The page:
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Storytelling the Old-School Way


Rosie Fodera uses her Tamron 35-150mm VC OSD zoom lens to create photojournalistic portraits.


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By Jenn Gidman
Images by Rosie Fodera




When Rosie Fodera takes a portrait, her goal is to create a classic photo that makes the viewer wonder about the story behind it. “My style is very photojournalistic,” the Long Island photographer says. “That’s why I especially appreciate the more candid pictures I’m able to capture. They’re the types of photos that make you want to sit around the table with family and look through them together, which not as many people do these days. That’s also why I’m a big proponent of printing your photos—it’s just not the same to gather around a laptop or smartphone.”

Rosie’s latest addition to her gear bag is the Tamron 35-150mm VC OSD zoom lens, a dedicated portrait lens that allows her to work quickly and efficiently, especially during her sessions with children. “If I’m taking pictures of older kids or teens, to capture those candids I adore, I’ll simply ask my subjects to do what they normally do and pretend I’m not there,” she says. “With younger kids, I’ll often engage them in a game to help them relax and have fun.”

Either way, Rosie has to be prepared for spontaneous action, and that 35-150mm lens is critical to her for exactly that reason. “I can’t constantly be switching lenses when working with kids,” she says. “I’d miss dozens of shots in one session. I also love this lens because I’ve noticed a warmer, softer tone to my portraits since I started using it, which really complements my subjects.”

© Rosie Fodera
35-150mm (150mm), F/5.6, 1/250th sec., ISO 1000
Click image to view larger

In terms of location, Rosie is always on the lookout for rustic or weathered scenes to serve as her backdrop. “I think it adds so much character,” she says. “When I went to Sicily, there was a town called Santa Margherita di Belice that had remained virtually untouched since it was hit by an Earthquake in 1968. Doors were still broken, windows were still shattered—but for me, it was an amazing place to shoot.”

Location, and that 35-150mm lens, were key for taking photos of her stepdaughter Isabella’s Sweet 16. “This was at the Cathedral of the Incarnation in Garden City, Long Island,” Rosie says. “It’s such a spectacular place to use as a backdrop, because the cathedral is so grand and awe-inspiring. And being able to zoom in and out with the 35-150mm offered me the flexibility I needed to capture closeups of Isabella, portraits of her that incorporated more of the cathedral’s architecture, and then wider-angle images that allowed me to set against the entire structure and landscape.”

© Rosie Fodera
35-150mm (150mm), F/5, 1/320th sec., ISO 400
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© Rosie Fodera
35-150mm (73mm), F/5, 1/200th sec., ISO 400
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© Rosie Fodera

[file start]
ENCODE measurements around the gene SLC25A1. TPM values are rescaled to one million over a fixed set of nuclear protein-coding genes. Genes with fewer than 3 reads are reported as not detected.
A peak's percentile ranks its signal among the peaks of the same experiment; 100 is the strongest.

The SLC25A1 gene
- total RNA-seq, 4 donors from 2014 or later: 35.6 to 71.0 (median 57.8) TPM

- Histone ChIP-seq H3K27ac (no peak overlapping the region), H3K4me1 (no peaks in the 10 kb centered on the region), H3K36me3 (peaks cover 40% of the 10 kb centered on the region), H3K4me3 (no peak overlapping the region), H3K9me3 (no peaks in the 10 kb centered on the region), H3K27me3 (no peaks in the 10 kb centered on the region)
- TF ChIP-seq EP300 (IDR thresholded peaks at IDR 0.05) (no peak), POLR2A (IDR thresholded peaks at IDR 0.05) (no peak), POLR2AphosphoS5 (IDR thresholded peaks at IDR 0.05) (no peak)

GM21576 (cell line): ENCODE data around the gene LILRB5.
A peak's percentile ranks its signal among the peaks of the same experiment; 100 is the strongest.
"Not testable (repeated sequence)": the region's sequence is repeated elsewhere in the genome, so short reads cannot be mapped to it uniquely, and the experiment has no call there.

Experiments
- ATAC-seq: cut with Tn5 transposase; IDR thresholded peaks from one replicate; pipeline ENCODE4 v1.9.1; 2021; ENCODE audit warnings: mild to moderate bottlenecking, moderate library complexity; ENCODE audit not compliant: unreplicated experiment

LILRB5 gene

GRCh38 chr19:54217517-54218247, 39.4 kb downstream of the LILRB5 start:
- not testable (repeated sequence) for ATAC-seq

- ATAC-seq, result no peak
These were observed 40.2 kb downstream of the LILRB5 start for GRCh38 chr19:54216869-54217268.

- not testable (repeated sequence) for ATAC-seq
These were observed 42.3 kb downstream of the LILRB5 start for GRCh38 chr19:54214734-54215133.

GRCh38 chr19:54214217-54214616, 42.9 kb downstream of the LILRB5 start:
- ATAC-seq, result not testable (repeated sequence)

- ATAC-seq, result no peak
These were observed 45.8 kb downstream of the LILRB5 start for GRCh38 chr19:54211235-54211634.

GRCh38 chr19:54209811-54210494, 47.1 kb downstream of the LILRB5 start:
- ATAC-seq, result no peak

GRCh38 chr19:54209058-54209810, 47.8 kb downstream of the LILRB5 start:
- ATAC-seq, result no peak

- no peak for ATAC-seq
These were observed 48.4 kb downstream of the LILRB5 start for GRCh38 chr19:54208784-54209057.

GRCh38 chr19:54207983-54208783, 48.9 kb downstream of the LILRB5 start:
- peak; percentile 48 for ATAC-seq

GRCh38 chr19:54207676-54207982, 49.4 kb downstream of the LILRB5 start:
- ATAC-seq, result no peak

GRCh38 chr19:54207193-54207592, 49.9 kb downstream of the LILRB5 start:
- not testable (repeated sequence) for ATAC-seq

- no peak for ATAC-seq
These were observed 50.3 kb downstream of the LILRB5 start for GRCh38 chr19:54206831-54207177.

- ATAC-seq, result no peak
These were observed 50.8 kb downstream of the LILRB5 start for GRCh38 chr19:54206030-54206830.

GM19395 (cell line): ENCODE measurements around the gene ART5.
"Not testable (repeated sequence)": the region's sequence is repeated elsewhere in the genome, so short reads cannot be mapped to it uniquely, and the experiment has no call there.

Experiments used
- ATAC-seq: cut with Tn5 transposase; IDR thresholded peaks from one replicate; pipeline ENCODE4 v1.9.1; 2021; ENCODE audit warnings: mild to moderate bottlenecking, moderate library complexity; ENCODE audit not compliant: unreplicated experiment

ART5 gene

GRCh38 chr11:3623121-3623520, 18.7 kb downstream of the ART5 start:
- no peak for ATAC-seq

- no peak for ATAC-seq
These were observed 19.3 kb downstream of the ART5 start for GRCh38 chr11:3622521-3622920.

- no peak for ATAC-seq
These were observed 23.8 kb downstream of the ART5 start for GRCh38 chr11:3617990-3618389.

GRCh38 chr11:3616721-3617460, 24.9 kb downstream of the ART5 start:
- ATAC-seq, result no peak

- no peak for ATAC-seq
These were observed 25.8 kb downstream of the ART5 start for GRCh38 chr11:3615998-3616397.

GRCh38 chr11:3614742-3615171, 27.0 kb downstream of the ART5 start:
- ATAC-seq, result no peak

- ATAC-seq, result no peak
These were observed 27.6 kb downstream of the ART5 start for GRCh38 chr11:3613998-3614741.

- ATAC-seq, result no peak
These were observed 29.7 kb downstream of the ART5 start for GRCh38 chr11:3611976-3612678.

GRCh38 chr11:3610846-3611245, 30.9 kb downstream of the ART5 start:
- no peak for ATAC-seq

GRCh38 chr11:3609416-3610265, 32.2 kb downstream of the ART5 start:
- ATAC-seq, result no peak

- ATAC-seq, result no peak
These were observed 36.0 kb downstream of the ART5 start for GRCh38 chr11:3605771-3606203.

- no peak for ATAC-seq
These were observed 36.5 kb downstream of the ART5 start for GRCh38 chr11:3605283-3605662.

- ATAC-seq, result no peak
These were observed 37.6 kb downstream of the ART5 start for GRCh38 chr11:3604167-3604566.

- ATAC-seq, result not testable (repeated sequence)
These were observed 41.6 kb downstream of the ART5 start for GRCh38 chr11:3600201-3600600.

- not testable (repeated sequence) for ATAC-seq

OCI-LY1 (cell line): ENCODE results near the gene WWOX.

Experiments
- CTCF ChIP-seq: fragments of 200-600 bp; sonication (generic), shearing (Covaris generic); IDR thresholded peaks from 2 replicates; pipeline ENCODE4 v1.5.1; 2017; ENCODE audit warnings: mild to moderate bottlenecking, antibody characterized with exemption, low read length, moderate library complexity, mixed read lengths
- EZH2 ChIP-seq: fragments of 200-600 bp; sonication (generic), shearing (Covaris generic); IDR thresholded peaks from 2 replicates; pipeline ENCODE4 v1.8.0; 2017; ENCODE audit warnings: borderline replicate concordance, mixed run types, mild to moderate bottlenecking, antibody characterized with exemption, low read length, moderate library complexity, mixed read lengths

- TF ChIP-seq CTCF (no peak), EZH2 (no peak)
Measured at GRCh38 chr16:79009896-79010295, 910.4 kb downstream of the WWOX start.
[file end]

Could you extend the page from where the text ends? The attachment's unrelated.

35-150mm (41mm), F/5, 1/320th sec., ISO 320
Click image to view larger

Using her camera as a storytelling tool also allows Rosie to showcase relationships in her group shots, whether it’s a photo of three brothers clowning around, or family gathered around her young son at that Sweet 16. “That photo really shows the joy of the day,” she says. “The smile on my little guy’s face says it all. Plus, the theme of the party was Great Gatsby, which you can pick up on in some of their attire.”

© Rosie Fodera
35-150mm (128mm), F/5, 1/320th sec., ISO 500
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© Rosie Fodera
35-150mm (41mm), F/9, 1/160th sec., ISO 400
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That previous photo was also in black and white, and Rosie explains it’s a traditional look she often finds herself drawn to, often by instinct. “My parents are first-generation Italian American, and so I find myself inspired by that Old World feel,” she says. “They came from Sicily with all of their photos on this beautiful deck-card stock, like nothing else you’ll see these days. I was so impressed with the artistry of the photographers back then, especially because they often had just one roll of film to work with and no idea how the images would come out until they developed them.”

Rosie can’t always explain what makes her think a portrait would lend itself to black and white. “Sometimes it’s simply a feeling,” she says. “Like that young man you see here with the jacket flung over his shoulder. He’s an actor, and he wanted headshot-like photos he could distribute. There was just something that made me feel like he’d look stunning in black and white. The same for the photo of that other young man you see here, sitting in the doorway. His eyes just worked the camera, and with that hair and those cheekbones—he reminded me of a young Frank Sinatra. I don’t know if I would’ve drawn out that same feeling with a color photo. He was just an old soul.”

© Rosie Fodera
35-150mm (107mm), F/5.6, 1/200th sec., ISO 800
Click image to view larger

© Rosie Fodera
35-150mm (136mm), F/4.5, 1/250th sec., ISO 800
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To see more of Rosie Fodera’s work, go to www.fotocouture.com.






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